Beach stones with natural holes

Beach Stones with Holes at Whitstable

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The beach stones, pebbles and gravel accumulating between the wooden breakwaters along the Whitstable shoreline in Kent, are mostly flint with white chalk stones and brownish phosphatic nodules.

Lots of the beach stones have holes in them of various sizes and shapes and originating in different ways. Some stones have more than one type of hole in them. Sometimes with the flint pebbles there are very ancient holes made by the wearing away of softer inclusions including trace fossils and fossils that were embedded in the silica. See the thread on the Natural History Museum Nature Plus Forum.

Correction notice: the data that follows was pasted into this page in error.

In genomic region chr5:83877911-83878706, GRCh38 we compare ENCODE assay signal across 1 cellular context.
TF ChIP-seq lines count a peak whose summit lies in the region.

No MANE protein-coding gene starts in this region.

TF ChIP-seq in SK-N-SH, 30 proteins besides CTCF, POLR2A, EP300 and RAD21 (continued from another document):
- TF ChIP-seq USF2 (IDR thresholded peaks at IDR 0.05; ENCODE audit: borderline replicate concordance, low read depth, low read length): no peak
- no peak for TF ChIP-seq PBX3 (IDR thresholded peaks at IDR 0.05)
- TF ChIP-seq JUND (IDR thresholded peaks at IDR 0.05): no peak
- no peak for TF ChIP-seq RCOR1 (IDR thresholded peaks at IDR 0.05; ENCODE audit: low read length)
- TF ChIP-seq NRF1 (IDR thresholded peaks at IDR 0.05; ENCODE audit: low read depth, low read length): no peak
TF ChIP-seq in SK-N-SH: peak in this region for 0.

For explanations and other examples of stones with holes in them that result from the activities of seashore creatures like burrowing bivalve molluscs, infesting marine worms, and sponges have a look at lots of previous posts on Jessica’s Nature Blog about pebbles with holes.

9 Replies to “Beach Stones with Holes at Whitstable”

  1. Thank you, Emma. People seem to be very curious about the way stones have holes in them. I first became interested in the subject when I was studying archaeological oyster shells which often have burrows and holes in them.


  2. I am not too sure. Do you mean the stones that are a very dark rust colour? The local geology is London Clay which has thin layers of carbonate concretions (‘cementstone nodules’) and disseminated pyrite. It is possible that the stones you refer to are cementstone nodules that have become stained by the iron from the pyrites. Sorry I can’t be more accurate.


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